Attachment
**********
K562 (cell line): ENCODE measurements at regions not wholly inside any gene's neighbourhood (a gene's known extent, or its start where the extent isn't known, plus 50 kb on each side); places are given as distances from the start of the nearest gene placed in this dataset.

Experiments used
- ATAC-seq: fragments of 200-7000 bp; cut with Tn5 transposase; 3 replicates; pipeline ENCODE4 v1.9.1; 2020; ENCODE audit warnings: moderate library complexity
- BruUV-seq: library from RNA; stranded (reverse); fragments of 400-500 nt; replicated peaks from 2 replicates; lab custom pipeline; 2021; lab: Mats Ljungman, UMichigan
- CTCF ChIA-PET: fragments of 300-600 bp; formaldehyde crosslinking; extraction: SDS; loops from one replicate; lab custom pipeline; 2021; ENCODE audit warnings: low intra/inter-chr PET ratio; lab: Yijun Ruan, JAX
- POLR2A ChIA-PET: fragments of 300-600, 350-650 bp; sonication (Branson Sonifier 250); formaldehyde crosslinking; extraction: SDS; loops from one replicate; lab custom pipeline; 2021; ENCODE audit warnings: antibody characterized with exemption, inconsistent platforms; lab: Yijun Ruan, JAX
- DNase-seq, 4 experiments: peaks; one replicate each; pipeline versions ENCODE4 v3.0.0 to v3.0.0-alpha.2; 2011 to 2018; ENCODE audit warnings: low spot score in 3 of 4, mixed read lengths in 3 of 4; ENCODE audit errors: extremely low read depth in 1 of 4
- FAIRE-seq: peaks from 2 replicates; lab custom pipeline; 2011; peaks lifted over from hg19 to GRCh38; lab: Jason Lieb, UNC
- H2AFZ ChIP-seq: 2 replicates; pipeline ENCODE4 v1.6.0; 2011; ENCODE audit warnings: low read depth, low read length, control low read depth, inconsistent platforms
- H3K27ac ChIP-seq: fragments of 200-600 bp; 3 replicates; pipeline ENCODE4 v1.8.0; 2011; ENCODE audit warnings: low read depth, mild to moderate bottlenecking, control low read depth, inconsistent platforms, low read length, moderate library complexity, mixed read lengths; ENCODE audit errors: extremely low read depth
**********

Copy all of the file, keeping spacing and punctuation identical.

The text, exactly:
K562 (cell line): ENCODE measurements at regions not wholly inside any gene's neighbourhood (a gene's known extent, or its start where the extent isn't known, plus 50 kb on each side); places are given as distances from the start of the nearest gene placed in this dataset.

Experiments used
- ATAC-seq: fragments of 200-7000 bp; cut with Tn5 transposase; 3 replicates; pipeline ENCODE4 v1.9.1; 2020; ENCODE audit warnings: moderate library complexity
- BruUV-seq: library from RNA; stranded (reverse); fragments of 400-500 nt; replicated peaks from 2 replicates; lab custom pipeline; 2021; lab: Mats Ljungman, UMichigan
- CTCF ChIA-PET: fragments of 300-600 bp; formaldehyde crosslinking; extraction: SDS; loops from one replicate; lab custom pipeline; 2021; ENCODE audit warnings: low intra/inter-chr PET ratio; lab: Yijun Ruan, JAX
- POLR2A ChIA-PET: fragments of 300-600, 350-650 bp; sonication (Branson Sonifier 250); formaldehyde crosslinking; extraction: SDS; loops from one replicate; lab custom pipeline; 2021; ENCODE audit warnings: antibody characterized with exemption, inconsistent platforms; lab: Yijun Ruan, JAX
- DNase-seq, 4 experiments: peaks; one replicate each; pipeline versions ENCODE4 v3.0.0 to v3.0.0-alpha.2; 2011 to 2018; ENCODE audit warnings: low spot score in 3 of 4, mixed read lengths in 3 of 4; ENCODE audit errors: extremely low read depth in 1 of 4
- FAIRE-seq: peaks from 2 replicates; lab custom pipeline; 2011; peaks lifted over from hg19 to GRCh38; lab: Jason Lieb, UNC
- H2AFZ ChIP-seq: 2 replicates; pipeline ENCODE4 v1.6.0; 2011; ENCODE audit warnings: low read depth, low read length, control low read depth, inconsistent platforms
- H3K27ac ChIP-seq: fragments of 200-600 bp; 3 replicates; pipeline ENCODE4 v1.8.0; 2011; ENCODE audit warnings: low read depth, mild to moderate bottlenecking, control low read depth, inconsistent platforms, low read length, moderate library complexity, mixed read lengths; ENCODE audit errors: extremely low read depth